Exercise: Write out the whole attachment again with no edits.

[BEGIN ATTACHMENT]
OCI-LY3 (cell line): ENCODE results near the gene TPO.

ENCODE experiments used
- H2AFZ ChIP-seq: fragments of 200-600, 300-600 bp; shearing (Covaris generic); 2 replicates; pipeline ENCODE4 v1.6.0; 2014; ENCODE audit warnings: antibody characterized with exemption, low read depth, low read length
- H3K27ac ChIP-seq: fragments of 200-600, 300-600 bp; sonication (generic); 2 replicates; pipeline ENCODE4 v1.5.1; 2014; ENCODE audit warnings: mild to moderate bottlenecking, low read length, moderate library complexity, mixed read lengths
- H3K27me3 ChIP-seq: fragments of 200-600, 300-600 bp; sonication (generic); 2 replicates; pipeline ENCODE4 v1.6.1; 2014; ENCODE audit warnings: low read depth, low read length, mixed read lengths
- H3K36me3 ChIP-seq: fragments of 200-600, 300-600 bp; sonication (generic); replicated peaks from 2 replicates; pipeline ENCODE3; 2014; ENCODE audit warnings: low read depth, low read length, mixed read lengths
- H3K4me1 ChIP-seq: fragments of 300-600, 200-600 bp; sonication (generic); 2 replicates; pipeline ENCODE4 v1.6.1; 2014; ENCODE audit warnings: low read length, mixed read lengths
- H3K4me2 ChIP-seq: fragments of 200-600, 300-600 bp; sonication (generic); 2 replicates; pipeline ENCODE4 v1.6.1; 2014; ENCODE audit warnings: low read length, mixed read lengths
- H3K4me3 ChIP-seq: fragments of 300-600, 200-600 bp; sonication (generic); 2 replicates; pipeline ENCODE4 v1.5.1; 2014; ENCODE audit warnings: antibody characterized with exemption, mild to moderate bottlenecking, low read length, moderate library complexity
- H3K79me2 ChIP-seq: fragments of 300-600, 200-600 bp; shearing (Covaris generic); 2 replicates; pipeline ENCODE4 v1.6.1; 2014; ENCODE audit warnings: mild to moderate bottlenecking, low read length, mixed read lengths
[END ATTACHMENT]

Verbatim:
OCI-LY3 (cell line): ENCODE results near the gene TPO.

ENCODE experiments used
- H2AFZ ChIP-seq: fragments of 200-600, 300-600 bp; shearing (Covaris generic); 2 replicates; pipeline ENCODE4 v1.6.0; 2014; ENCODE audit warnings: antibody characterized with exemption, low read depth, low read length
- H3K27ac ChIP-seq: fragments of 200-600, 300-600 bp; sonication (generic); 2 replicates; pipeline ENCODE4 v1.5.1; 2014; ENCODE audit warnings: mild to moderate bottlenecking, low read length, moderate library complexity, mixed read lengths
- H3K27me3 ChIP-seq: fragments of 200-600, 300-600 bp; sonication (generic); 2 replicates; pipeline ENCODE4 v1.6.1; 2014; ENCODE audit warnings: low read depth, low read length, mixed read lengths
- H3K36me3 ChIP-seq: fragments of 200-600, 300-600 bp; sonication (generic); replicated peaks from 2 replicates; pipeline ENCODE3; 2014; ENCODE audit warnings: low read depth, low read length, mixed read lengths
- H3K4me1 ChIP-seq: fragments of 300-600, 200-600 bp; sonication (generic); 2 replicates; pipeline ENCODE4 v1.6.1; 2014; ENCODE audit warnings: low read length, mixed read lengths
- H3K4me2 ChIP-seq: fragments of 200-600, 300-600 bp; sonication (generic); 2 replicates; pipeline ENCODE4 v1.6.1; 2014; ENCODE audit warnings: low read length, mixed read lengths
- H3K4me3 ChIP-seq: fragments of 300-600, 200-600 bp; sonication (generic); 2 replicates; pipeline ENCODE4 v1.5.1; 2014; ENCODE audit warnings: antibody characterized with exemption, mild to moderate bottlenecking, low read length, moderate library complexity
- H3K79me2 ChIP-seq: fragments of 300-600, 200-600 bp; shearing (Covaris generic); 2 replicates; pipeline ENCODE4 v1.6.1; 2014; ENCODE audit warnings: mild to moderate bottlenecking, low read length, mixed read lengths